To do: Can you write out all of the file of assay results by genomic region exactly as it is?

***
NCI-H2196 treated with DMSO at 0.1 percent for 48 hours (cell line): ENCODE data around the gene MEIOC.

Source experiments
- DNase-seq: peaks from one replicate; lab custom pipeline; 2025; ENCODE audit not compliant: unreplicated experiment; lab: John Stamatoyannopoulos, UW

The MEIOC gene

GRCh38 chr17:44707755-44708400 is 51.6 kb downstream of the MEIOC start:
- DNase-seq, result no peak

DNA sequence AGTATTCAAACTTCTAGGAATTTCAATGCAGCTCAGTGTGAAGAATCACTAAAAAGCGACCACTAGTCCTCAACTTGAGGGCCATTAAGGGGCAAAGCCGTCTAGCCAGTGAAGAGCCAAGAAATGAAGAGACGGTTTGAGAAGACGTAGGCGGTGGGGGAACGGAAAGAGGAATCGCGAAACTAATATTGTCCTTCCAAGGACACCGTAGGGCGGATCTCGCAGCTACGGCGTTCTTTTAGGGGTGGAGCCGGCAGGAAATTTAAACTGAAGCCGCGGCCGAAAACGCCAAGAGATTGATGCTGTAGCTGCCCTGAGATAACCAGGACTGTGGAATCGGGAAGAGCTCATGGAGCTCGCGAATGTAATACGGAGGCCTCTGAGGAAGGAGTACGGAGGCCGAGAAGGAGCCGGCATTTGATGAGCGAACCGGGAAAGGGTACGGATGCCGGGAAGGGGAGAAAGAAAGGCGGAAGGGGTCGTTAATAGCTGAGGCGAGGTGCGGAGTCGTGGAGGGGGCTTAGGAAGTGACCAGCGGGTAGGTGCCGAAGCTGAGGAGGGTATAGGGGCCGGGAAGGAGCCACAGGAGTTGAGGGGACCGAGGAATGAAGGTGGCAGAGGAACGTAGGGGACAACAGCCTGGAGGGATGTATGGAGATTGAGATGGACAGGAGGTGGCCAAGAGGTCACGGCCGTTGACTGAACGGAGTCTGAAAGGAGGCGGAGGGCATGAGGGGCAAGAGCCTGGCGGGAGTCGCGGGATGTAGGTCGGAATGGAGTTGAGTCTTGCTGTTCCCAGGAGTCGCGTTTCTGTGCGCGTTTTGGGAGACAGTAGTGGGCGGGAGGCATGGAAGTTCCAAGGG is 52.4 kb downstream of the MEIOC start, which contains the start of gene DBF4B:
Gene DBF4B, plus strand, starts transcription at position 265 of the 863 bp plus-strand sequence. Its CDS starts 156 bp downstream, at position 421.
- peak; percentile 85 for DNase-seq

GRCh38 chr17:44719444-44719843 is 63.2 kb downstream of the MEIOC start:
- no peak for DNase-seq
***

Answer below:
NCI-H2196 treated with DMSO at 0.1 percent for 48 hours (cell line): ENCODE data around the gene MEIOC.

Source experiments
- DNase-seq: peaks from one replicate; lab custom pipeline; 2025; ENCODE audit not compliant: unreplicated experiment; lab: John Stamatoyannopoulos, UW

The MEIOC gene

GRCh38 chr17:44707755-44708400 is 51.6 kb downstream of the MEIOC start:
- DNase-seq, result no peak

DNA sequence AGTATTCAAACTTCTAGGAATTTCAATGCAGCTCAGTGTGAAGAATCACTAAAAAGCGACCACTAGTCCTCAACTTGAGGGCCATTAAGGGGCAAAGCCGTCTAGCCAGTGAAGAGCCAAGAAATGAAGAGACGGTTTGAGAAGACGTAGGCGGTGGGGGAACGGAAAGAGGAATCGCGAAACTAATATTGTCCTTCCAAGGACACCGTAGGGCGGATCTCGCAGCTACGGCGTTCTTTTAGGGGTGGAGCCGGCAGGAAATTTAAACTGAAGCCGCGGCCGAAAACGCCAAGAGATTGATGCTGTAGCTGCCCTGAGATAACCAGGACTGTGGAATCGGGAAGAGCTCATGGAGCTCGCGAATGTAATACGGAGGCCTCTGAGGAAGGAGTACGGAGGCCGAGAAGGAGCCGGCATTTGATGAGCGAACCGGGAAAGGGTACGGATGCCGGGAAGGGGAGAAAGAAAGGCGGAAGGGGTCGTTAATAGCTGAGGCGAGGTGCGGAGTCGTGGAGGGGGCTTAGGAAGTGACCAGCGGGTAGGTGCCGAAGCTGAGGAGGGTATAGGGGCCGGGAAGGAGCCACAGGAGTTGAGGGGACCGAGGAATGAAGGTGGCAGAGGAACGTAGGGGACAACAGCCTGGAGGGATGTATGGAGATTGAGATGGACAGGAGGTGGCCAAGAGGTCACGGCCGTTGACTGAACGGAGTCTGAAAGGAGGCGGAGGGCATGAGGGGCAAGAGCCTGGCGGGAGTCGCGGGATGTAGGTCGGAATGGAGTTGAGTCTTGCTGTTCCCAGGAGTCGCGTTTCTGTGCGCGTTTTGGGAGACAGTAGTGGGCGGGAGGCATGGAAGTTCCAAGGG is 52.4 kb downstream of the MEIOC start, which contains the start of gene DBF4B:
Gene DBF4B, plus strand, starts transcription at position 265 of the 863 bp plus-strand sequence. Its CDS starts 156 bp downstream, at position 421.
- peak; percentile 85 for DNase-seq

GRCh38 chr17:44719444-44719843 is 63.2 kb downstream of the MEIOC start:
- no peak for DNase-seq